Mrs. Doheny’s Story

Carrie Estelle Doheny was a woman of strong faith, intellectual curiosity, and deep compassion for the underserved in her community.

From humble origin, her marriage to Edward L. Doheny allowed her the resources to emerge as a significant philanthropist in Los Angeles and a renowned collector of books. She lived her life with an eye towards heaven, always trying to contribute to His Kingdom on earth.

Carrie Estelle Betzold was born in Philadelphia on August 2, 1875. At fifteen, she and her German immigrant parents moved to Los Angeles. A decade later, Carrie Estelle was working as a telephone operator when she met forty-four-year-old Edward Laurence Doheny, a self-made businessman. After a brief courtship, the two were married and Carrie Estelle took over as the primary caretaker of Ned, her new stepson.

Carrie Estelle Doheny as a child and with her sister.
Carrie Estelle as a child, and with her sister as a young adult.

Mrs. Doheny was a devout Catholic and had a special affinity for the Vincentians and Daughters of Charity, orders of religious men and women formed around the charism of St. Vincent de Paul. During their thirty-five-year union, the Dohenys would fund the construction of a church and hospital in the name of this saint.

During the later years of the Dohenys’ marriage, Reverend William G. Ward, C.M., a Vincentian priest, was assigned as their chaplain. He remained one of Mrs. Doheny’s chief advisors throughout the rest of her life. He was instrumental in the formation and design of the Carrie Estelle Doheny Foundation and many other charitable pursuits of Mrs. Doheny.

After Mr. Doheny died in 1935, Carrie Estelle began to dispose of some of the properties and other time-consuming holdings, but she did not decrease the scope of her charitable work. In early 1939, Carrie Estelle was elevated to the rank of Papal Countess by Pope Pius XII.

Edward and Carrie Estelle Doheny in their garden.
Edward and Carrie Estelle enjoying time with friends in their garden at 10 Chester Place.

On her 69th birthday, Mrs. Doheny became partially blind while kneeling at Mass. Later she learned that glaucoma had destroyed her sight. After studying the disease, she created what would become the Doheny Eye Institute.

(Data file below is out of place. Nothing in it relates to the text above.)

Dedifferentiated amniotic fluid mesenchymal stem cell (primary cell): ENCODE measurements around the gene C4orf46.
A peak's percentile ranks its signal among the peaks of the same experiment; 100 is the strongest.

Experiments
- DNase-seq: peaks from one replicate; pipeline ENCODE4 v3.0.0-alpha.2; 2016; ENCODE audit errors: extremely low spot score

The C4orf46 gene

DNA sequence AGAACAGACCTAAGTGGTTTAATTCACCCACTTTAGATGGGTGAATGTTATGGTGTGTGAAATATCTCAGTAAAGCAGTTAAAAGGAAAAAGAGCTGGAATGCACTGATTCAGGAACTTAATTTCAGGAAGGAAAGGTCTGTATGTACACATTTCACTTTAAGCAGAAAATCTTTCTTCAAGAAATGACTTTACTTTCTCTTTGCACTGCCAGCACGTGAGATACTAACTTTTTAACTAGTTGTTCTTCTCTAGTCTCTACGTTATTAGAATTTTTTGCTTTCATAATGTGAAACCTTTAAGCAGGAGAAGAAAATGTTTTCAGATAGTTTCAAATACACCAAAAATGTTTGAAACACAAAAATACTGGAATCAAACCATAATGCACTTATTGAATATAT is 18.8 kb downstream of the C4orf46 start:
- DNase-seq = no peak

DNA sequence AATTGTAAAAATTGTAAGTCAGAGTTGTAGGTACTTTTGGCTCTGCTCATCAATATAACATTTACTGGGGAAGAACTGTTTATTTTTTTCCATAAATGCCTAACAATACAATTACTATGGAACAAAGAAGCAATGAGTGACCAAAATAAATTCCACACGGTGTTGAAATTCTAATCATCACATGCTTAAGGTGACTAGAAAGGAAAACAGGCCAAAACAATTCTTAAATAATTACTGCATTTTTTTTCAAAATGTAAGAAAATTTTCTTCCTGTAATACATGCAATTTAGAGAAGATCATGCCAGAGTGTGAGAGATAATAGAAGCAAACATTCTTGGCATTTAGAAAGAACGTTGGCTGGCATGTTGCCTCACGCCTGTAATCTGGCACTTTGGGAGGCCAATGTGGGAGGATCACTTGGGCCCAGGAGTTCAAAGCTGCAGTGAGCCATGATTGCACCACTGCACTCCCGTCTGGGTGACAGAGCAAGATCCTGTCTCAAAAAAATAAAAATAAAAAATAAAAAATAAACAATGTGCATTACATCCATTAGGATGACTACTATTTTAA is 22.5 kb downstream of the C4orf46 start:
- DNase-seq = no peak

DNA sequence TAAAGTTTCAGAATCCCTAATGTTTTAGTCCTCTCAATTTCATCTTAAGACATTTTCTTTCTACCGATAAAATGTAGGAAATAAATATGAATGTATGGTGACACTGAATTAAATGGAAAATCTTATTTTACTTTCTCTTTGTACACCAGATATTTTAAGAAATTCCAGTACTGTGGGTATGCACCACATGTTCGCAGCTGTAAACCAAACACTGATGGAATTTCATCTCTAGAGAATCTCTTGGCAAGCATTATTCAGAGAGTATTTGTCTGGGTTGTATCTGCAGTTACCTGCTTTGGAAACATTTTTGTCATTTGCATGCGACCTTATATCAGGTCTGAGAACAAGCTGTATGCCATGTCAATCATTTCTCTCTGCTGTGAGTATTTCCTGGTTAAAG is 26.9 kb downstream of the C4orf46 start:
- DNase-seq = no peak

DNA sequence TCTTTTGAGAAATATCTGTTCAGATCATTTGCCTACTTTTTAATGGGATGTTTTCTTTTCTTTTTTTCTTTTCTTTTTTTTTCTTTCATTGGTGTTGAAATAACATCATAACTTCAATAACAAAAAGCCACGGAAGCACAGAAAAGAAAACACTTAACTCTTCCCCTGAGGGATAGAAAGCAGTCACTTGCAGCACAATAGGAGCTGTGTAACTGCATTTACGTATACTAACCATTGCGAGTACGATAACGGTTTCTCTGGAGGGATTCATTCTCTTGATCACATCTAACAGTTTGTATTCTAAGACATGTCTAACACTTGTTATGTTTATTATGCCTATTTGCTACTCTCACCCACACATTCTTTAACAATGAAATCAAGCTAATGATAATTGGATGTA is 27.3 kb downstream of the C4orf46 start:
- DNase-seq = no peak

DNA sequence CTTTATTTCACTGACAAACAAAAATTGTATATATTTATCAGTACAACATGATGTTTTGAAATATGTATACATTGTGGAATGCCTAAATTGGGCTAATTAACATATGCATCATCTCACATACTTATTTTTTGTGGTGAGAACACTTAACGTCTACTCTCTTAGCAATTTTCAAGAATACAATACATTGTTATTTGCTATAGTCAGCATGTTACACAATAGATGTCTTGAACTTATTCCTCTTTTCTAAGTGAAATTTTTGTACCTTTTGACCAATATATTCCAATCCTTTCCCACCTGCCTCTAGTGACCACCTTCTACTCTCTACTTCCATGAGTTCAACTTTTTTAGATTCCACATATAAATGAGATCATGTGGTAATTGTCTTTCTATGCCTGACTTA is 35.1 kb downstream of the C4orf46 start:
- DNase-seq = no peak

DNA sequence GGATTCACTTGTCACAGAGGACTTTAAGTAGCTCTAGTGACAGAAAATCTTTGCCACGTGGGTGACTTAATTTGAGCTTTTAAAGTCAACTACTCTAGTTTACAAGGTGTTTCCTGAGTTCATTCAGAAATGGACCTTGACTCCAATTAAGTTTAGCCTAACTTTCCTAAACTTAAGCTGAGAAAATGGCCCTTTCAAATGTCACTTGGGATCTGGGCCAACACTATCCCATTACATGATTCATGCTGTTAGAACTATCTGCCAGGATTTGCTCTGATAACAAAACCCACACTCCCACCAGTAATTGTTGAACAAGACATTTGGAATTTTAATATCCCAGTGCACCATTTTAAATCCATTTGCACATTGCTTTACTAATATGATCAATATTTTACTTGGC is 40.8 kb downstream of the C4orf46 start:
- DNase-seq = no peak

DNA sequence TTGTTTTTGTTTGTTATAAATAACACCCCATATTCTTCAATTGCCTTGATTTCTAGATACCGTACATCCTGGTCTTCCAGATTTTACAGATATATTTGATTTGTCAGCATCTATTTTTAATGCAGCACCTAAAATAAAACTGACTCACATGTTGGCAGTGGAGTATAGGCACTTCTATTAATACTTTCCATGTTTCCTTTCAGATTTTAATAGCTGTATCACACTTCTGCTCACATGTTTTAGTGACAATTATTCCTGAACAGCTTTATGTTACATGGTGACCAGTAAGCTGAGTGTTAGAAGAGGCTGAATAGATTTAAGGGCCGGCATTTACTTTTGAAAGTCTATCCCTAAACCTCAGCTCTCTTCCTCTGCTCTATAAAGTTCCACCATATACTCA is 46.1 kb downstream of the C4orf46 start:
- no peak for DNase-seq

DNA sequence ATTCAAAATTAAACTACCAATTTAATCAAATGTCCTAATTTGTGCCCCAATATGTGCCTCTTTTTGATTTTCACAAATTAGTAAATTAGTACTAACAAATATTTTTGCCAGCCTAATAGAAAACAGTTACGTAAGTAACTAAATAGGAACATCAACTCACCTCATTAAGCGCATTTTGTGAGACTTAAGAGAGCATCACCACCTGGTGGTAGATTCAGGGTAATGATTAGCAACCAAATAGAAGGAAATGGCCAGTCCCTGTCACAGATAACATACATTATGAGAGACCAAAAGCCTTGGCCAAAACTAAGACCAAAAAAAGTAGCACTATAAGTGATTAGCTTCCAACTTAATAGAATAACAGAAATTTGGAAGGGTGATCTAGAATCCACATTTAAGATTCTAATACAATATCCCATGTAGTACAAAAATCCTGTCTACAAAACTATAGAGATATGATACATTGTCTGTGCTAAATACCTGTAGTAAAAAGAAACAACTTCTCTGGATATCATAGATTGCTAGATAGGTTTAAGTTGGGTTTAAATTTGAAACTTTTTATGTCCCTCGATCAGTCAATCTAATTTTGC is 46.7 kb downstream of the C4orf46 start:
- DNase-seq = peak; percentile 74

In her later years, Carrie Estelle made provisions for the future of several of her charitable endeavors, including St. Vincent’s Church and the Vincentian Fathers’ House of Studies. On June 17, 1949, she created the Carrie Estelle Doheny Foundation. She wanted the Foundation to be continuous, to further provide for the charities close to her heart after she was gone. Carrie Estelle Doheny died on October 30, 1958.

Edward L. Doheny

Edward was born in Fond du Lac, Wisconsin on August 10, 1856, the son of Irish immigrants. Edward left home quite young to prospect for gold and silver. Together with his partner, Charles Canfield, he located oil in Los Angeles and brought in the first commercially successful oil well in Mexico. Carrie Estelle never bore any children; Edward had a seven-year-old son from his first marriage named Ned.

The successes of the oil business and the satisfaction in their charitable work were tempered by a congressional investigation of the leasing of naval oil reserves in 1922. The trials, which began in 1923, lasted through 1930, with Mr. Doheny’s acquittal. The Dohenys led a quiet life until Edward died on September 8, 1935.

Mrs. and Mr. Doheny at the laying of the cornerstone ceremony for the Edward L. Doheny Jr. Memorial Library
Mrs. and Mr. Doheny at the laying of the cornerstone ceremony for the Edward L. Doheny Jr. Memorial Library on the University of Southern California campus, c. 1931.

Mrs. Doheny, the Collector

Carrie Estelle Doheny was a renowned collector of books with a particular interest in Bibles, most notably the Guttenberg Bible, which she owned for decades. In 1983, 25 years after her death, her gift to the Archdiocese of Los Angeles became unrestricted and was liquidated. During the two years of auctions in New York, London, and Paris, her collection at the Edward Laurence Doheny Memorial Library ultimately realized upwards of $34 million.

Treasure Room at Edward L. Doheny Jr Memorial Library, USC.
The first exhibition in the Edward L. Doheny Jr. Memorial Library Treasure Room featured rare items from Carrie Estelle’s literary collection, c. 1932.
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